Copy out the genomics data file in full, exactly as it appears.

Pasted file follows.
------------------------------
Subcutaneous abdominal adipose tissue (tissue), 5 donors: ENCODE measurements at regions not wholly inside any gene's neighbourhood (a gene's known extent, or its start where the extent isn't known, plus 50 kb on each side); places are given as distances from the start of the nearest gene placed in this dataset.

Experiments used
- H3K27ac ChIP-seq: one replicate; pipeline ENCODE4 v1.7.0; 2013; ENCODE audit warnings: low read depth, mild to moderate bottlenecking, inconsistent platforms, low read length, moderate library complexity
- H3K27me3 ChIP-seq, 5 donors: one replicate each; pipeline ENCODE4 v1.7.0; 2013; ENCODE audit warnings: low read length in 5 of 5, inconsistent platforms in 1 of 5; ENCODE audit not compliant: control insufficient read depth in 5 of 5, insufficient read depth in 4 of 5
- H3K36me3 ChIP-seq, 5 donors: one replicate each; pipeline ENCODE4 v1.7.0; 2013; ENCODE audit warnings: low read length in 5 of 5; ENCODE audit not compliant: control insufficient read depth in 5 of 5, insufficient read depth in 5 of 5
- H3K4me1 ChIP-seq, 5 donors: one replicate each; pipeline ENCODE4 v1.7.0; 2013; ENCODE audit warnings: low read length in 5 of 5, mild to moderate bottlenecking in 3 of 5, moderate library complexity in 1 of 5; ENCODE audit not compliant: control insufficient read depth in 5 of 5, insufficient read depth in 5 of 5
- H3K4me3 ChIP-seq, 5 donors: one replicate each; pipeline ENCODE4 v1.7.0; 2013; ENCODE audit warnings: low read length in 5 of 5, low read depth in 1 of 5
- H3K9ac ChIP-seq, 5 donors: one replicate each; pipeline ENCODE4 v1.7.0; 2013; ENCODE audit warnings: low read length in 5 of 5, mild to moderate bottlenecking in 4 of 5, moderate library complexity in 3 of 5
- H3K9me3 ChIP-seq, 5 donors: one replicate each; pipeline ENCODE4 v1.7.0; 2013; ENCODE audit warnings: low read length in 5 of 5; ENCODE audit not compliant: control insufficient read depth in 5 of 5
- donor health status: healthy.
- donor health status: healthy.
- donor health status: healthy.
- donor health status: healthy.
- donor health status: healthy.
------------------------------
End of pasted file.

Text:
Subcutaneous abdominal adipose tissue (tissue), 5 donors: ENCODE measurements at regions not wholly inside any gene's neighbourhood (a gene's known extent, or its start where the extent isn't known, plus 50 kb on each side); places are given as distances from the start of the nearest gene placed in this dataset.

Experiments used
- H3K27ac ChIP-seq: one replicate; pipeline ENCODE4 v1.7.0; 2013; ENCODE audit warnings: low read depth, mild to moderate bottlenecking, inconsistent platforms, low read length, moderate library complexity
- H3K27me3 ChIP-seq, 5 donors: one replicate each; pipeline ENCODE4 v1.7.0; 2013; ENCODE audit warnings: low read length in 5 of 5, inconsistent platforms in 1 of 5; ENCODE audit not compliant: control insufficient read depth in 5 of 5, insufficient read depth in 4 of 5
- H3K36me3 ChIP-seq, 5 donors: one replicate each; pipeline ENCODE4 v1.7.0; 2013; ENCODE audit warnings: low read length in 5 of 5; ENCODE audit not compliant: control insufficient read depth in 5 of 5, insufficient read depth in 5 of 5
- H3K4me1 ChIP-seq, 5 donors: one replicate each; pipeline ENCODE4 v1.7.0; 2013; ENCODE audit warnings: low read length in 5 of 5, mild to moderate bottlenecking in 3 of 5, moderate library complexity in 1 of 5; ENCODE audit not compliant: control insufficient read depth in 5 of 5, insufficient read depth in 5 of 5
- H3K4me3 ChIP-seq, 5 donors: one replicate each; pipeline ENCODE4 v1.7.0; 2013; ENCODE audit warnings: low read length in 5 of 5, low read depth in 1 of 5
- H3K9ac ChIP-seq, 5 donors: one replicate each; pipeline ENCODE4 v1.7.0; 2013; ENCODE audit warnings: low read length in 5 of 5, mild to moderate bottlenecking in 4 of 5, moderate library complexity in 3 of 5
- H3K9me3 ChIP-seq, 5 donors: one replicate each; pipeline ENCODE4 v1.7.0; 2013; ENCODE audit warnings: low read length in 5 of 5; ENCODE audit not compliant: control insufficient read depth in 5 of 5
- donor health status: healthy.
- donor health status: healthy.
- donor health status: healthy.
- donor health status: healthy.
- donor health status: healthy.